In my Monday morning therapy session, I told my therapist, Dr. Colp, all about the healing mass. Dr. Colp, the man of reason and science–he was a non-practicing Jew — was very interested. He did not scoff at what Sal (as I told him) had to say. He said there was reason to believe that what Sal had to say about healing masses having resulted in the remission of his cancer might be valid. This was consistent with Dr. Colp’s envisioning a day when “more is learned about the mind-body interaction,” as he put it in his book To Be an Invalid: The Illness of Charles Darwin.

 

 

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The only interview I conducted in person for my story about American Indian culture was with Yvonne Beemer, a Cherokee Indian about my age who lived in New York City. The rest of my interviewing was done by phone.

I never had met a Native American person before.

I did meet one other Native American person by chance once, shortly thereafter, at a wake. He was a Mohawk who worked in high steel with one of my wife’s relatives, who was a rigger. His first name was Joe, and his coworkers–this was in the 1950s when such things would not have been thought (which they now would be) derogatory or insulting–called him Indian Joe.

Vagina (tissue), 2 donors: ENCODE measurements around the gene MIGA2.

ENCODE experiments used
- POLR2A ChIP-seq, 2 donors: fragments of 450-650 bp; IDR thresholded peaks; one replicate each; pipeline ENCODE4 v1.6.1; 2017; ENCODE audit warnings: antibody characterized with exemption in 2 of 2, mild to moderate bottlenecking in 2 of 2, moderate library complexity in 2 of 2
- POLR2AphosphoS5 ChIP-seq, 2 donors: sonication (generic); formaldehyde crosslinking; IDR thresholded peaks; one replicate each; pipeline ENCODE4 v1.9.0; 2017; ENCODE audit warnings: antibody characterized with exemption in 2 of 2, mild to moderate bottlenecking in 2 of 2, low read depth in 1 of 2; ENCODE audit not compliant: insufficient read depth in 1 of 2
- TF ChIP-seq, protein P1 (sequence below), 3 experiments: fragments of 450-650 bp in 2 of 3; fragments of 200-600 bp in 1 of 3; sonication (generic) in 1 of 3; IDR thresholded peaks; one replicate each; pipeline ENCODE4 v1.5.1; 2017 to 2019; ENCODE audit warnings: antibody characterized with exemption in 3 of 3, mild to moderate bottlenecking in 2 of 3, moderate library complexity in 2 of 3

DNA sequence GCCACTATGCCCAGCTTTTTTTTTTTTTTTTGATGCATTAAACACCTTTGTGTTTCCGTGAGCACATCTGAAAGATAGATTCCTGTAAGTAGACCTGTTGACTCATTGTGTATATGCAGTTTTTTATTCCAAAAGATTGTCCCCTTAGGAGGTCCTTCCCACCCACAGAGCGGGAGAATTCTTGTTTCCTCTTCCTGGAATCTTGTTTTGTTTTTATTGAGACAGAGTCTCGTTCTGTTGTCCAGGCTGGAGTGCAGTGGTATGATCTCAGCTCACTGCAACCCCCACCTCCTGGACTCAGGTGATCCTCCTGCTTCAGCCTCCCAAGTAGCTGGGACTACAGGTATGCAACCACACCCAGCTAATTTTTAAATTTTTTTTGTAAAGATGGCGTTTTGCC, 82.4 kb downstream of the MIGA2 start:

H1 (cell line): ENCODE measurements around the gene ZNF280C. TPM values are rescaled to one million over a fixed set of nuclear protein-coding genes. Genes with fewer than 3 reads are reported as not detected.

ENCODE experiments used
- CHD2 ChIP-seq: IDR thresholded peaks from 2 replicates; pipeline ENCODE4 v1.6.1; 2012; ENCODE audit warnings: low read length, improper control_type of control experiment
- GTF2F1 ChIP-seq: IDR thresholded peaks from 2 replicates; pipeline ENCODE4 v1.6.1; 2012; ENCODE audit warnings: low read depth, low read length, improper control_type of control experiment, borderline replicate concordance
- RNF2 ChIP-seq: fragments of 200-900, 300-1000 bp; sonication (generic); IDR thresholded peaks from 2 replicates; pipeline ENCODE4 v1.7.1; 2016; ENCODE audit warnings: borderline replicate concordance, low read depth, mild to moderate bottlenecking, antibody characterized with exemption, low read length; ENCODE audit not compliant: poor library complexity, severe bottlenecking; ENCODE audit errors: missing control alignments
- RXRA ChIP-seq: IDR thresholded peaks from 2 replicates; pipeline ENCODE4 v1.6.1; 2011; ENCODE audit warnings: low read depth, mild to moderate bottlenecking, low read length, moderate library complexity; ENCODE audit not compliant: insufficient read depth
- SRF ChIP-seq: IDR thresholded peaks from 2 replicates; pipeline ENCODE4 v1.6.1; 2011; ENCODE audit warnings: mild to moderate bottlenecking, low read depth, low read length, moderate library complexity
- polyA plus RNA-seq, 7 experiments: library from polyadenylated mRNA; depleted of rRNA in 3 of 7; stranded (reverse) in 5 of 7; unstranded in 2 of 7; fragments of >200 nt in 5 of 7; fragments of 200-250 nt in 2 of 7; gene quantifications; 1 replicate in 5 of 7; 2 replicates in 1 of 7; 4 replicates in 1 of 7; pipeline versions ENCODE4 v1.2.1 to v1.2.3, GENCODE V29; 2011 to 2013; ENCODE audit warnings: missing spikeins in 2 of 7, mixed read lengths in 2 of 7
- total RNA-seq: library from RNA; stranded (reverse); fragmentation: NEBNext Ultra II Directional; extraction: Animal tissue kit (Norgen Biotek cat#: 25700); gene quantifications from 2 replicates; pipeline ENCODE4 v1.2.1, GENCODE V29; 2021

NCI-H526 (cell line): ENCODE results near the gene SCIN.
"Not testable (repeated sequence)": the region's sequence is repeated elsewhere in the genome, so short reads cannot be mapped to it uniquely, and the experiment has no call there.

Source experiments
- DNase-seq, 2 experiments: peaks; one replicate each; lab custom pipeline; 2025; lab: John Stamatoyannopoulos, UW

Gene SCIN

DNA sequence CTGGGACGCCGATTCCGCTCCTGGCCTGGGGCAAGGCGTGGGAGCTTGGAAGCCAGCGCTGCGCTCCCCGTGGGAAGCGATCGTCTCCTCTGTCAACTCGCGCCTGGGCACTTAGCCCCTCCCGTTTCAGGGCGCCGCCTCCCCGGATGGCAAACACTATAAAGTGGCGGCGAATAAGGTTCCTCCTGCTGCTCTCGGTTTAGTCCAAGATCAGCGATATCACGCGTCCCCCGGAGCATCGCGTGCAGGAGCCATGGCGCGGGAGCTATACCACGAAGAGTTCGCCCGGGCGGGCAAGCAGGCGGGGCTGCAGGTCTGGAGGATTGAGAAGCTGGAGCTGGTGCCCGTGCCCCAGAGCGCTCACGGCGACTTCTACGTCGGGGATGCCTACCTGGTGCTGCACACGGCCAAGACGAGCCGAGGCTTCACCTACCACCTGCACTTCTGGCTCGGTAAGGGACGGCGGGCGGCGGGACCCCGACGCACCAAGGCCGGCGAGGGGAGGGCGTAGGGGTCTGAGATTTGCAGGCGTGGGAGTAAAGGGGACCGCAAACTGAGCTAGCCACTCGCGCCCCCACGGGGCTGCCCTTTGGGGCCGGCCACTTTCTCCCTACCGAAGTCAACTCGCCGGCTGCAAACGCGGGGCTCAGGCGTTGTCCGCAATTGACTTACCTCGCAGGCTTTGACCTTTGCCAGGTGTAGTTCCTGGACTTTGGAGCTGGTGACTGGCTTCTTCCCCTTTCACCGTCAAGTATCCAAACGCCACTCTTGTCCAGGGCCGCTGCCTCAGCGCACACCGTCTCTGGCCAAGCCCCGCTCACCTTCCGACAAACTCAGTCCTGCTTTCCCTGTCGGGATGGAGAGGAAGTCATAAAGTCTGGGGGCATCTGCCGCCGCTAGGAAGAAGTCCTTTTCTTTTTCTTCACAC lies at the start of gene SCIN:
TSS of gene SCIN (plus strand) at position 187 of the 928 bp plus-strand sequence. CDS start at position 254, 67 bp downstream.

My wife made a point of introducing us. Joe (whose last name I was not told) was very receptive to conversation. I was getting into it and was eager to talk with him, but an officious busybody relative of the deceased who was at the wake interrupted us about something stupid and ruined the conversation. (I had read Joseph Mitchell’s New Yorker article “The Mohawks in High Steel” and all or part of Edmund Wilson’s Apologies to the Iroquois.)

I also read (mostly skimmed), with great interest (with regard to the parts of the book I read), a book which I purchased at the Museum of Natural History: Lewis Henry Morgan’s magnificent and groundbreaking study League of the Iroquois. I believe that all this reading came after I wrote the journalism school paper.